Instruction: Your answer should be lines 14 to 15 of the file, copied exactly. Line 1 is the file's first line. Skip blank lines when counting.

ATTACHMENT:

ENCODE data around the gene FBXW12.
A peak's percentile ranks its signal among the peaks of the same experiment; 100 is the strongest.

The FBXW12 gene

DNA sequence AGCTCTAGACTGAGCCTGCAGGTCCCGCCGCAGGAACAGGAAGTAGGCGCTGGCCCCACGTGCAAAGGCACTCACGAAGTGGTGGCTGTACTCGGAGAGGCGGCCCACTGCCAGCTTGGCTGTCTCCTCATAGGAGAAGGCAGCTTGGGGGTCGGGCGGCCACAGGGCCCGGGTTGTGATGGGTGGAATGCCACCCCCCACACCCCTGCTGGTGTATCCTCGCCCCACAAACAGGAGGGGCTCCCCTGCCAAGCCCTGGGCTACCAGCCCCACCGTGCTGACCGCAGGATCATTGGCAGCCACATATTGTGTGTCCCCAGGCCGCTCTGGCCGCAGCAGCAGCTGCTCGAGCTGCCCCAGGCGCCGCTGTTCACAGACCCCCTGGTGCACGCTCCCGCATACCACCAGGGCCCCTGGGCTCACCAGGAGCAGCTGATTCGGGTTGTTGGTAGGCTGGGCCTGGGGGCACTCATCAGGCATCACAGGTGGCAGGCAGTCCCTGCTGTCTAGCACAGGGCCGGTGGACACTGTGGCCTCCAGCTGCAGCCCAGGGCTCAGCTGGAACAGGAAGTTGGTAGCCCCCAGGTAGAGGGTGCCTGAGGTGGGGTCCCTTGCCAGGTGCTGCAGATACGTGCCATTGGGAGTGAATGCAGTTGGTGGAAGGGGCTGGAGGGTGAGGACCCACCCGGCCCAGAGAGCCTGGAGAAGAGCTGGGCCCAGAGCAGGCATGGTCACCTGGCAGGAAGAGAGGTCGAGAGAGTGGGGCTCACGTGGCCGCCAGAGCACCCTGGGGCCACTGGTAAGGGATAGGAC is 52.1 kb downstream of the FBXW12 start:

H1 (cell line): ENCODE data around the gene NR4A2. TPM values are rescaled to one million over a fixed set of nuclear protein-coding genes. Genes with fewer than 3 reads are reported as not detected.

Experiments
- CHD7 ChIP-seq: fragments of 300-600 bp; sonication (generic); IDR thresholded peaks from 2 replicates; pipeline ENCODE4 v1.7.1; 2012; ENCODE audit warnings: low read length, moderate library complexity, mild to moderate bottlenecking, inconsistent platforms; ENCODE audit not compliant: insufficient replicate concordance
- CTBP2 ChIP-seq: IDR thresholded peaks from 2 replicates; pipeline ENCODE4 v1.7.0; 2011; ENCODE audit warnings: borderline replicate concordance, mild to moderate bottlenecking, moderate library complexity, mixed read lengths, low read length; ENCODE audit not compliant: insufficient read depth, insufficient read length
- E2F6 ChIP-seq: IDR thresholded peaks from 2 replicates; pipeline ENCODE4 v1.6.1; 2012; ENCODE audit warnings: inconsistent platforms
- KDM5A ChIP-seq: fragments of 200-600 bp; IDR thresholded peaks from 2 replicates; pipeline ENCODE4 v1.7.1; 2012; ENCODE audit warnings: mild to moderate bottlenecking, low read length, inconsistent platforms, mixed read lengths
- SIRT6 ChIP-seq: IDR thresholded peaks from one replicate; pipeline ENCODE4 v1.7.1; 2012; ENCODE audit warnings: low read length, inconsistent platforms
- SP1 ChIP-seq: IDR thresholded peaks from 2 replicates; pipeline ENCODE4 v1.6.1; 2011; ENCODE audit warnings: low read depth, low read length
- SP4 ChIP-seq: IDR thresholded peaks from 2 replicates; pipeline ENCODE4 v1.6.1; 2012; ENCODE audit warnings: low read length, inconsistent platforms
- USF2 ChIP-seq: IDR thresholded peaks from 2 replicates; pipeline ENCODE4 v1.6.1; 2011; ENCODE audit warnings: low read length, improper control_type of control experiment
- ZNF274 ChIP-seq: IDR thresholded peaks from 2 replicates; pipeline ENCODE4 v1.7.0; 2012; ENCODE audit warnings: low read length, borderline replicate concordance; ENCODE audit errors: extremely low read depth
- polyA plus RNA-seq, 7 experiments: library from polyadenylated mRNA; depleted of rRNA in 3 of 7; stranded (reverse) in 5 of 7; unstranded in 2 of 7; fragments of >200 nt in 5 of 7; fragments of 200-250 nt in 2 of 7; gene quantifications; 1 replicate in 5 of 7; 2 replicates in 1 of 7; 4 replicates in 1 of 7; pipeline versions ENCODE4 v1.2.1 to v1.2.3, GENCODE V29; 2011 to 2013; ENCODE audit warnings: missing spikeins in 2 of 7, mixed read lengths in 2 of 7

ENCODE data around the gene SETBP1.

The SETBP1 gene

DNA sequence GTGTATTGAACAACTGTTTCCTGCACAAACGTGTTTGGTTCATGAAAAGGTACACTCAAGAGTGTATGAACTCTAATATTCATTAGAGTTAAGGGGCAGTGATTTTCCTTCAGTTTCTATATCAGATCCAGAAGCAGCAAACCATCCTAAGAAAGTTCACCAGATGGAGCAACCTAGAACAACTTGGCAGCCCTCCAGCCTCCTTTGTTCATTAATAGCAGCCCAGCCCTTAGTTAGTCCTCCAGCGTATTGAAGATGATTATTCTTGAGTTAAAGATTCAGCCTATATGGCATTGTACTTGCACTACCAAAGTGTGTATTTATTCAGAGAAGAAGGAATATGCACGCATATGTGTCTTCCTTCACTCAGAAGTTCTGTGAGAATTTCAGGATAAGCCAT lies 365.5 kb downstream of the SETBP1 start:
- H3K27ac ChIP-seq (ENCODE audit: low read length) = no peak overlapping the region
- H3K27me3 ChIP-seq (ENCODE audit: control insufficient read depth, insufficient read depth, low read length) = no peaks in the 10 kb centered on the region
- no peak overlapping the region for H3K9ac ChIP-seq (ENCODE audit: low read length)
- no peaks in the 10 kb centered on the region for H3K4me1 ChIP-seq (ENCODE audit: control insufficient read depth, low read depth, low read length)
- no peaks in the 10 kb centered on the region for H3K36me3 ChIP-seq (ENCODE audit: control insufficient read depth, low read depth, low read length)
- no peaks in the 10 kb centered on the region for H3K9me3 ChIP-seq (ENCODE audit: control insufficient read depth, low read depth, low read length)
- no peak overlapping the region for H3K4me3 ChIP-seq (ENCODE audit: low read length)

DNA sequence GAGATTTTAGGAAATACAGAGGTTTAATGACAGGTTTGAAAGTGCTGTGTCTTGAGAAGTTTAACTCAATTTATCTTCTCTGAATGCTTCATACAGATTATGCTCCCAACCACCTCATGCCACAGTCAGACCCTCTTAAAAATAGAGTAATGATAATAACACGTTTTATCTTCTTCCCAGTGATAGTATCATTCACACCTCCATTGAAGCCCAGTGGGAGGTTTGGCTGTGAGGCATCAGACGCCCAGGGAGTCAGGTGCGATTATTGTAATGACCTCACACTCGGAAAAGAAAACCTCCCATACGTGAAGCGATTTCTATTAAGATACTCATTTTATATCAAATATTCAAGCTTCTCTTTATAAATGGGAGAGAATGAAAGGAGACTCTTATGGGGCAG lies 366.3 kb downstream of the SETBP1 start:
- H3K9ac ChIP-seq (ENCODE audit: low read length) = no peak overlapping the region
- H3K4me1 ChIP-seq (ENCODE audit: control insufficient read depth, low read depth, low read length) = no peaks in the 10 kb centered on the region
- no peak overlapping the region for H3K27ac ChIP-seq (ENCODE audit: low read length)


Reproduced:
- USF2 ChIP-seq: IDR thresholded peaks from 2 replicates; pipeline ENCODE4 v1.6.1; 2011; ENCODE audit warnings: low read length, improper control_type of control experiment
- ZNF274 ChIP-seq: IDR thresholded peaks from 2 replicates; pipeline ENCODE4 v1.7.0; 2012; ENCODE audit warnings: low read length, borderline replicate concordance; ENCODE audit errors: extremely low read depth